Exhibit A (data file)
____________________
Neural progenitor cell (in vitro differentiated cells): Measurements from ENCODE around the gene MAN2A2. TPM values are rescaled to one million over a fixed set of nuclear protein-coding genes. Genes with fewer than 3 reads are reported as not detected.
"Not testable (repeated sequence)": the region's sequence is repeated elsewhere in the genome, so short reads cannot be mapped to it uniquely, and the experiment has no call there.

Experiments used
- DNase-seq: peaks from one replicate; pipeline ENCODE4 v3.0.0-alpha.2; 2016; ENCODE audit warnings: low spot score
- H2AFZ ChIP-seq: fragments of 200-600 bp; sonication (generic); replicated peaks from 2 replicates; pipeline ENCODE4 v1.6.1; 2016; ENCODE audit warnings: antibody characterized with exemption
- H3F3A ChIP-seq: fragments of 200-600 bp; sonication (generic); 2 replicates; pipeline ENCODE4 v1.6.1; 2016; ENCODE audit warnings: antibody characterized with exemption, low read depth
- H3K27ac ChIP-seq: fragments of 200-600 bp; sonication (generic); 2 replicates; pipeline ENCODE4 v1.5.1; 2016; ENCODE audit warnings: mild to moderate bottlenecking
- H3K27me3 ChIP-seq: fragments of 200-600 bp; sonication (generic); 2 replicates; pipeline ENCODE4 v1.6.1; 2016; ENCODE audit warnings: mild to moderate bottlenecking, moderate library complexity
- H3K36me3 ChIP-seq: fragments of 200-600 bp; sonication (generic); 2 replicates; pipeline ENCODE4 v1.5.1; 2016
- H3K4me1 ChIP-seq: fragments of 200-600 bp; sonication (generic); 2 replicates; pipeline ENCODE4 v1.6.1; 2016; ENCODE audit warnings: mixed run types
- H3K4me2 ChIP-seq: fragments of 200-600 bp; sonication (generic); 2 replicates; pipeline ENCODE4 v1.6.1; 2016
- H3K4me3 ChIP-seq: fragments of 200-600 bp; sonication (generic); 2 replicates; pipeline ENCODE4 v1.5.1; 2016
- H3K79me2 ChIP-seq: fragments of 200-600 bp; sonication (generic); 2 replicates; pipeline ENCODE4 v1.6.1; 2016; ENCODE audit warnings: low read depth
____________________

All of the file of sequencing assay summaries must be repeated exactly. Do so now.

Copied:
Neural progenitor cell (in vitro differentiated cells): Measurements from ENCODE around the gene MAN2A2. TPM values are rescaled to one million over a fixed set of nuclear protein-coding genes. Genes with fewer than 3 reads are reported as not detected.
"Not testable (repeated sequence)": the region's sequence is repeated elsewhere in the genome, so short reads cannot be mapped to it uniquely, and the experiment has no call there.

Experiments used
- DNase-seq: peaks from one replicate; pipeline ENCODE4 v3.0.0-alpha.2; 2016; ENCODE audit warnings: low spot score
- H2AFZ ChIP-seq: fragments of 200-600 bp; sonication (generic); replicated peaks from 2 replicates; pipeline ENCODE4 v1.6.1; 2016; ENCODE audit warnings: antibody characterized with exemption
- H3F3A ChIP-seq: fragments of 200-600 bp; sonication (generic); 2 replicates; pipeline ENCODE4 v1.6.1; 2016; ENCODE audit warnings: antibody characterized with exemption, low read depth
- H3K27ac ChIP-seq: fragments of 200-600 bp; sonication (generic); 2 replicates; pipeline ENCODE4 v1.5.1; 2016; ENCODE audit warnings: mild to moderate bottlenecking
- H3K27me3 ChIP-seq: fragments of 200-600 bp; sonication (generic); 2 replicates; pipeline ENCODE4 v1.6.1; 2016; ENCODE audit warnings: mild to moderate bottlenecking, moderate library complexity
- H3K36me3 ChIP-seq: fragments of 200-600 bp; sonication (generic); 2 replicates; pipeline ENCODE4 v1.5.1; 2016
- H3K4me1 ChIP-seq: fragments of 200-600 bp; sonication (generic); 2 replicates; pipeline ENCODE4 v1.6.1; 2016; ENCODE audit warnings: mixed run types
- H3K4me2 ChIP-seq: fragments of 200-600 bp; sonication (generic); 2 replicates; pipeline ENCODE4 v1.6.1; 2016
- H3K4me3 ChIP-seq: fragments of 200-600 bp; sonication (generic); 2 replicates; pipeline ENCODE4 v1.5.1; 2016
- H3K79me2 ChIP-seq: fragments of 200-600 bp; sonication (generic); 2 replicates; pipeline ENCODE4 v1.6.1; 2016; ENCODE audit warnings: low read depth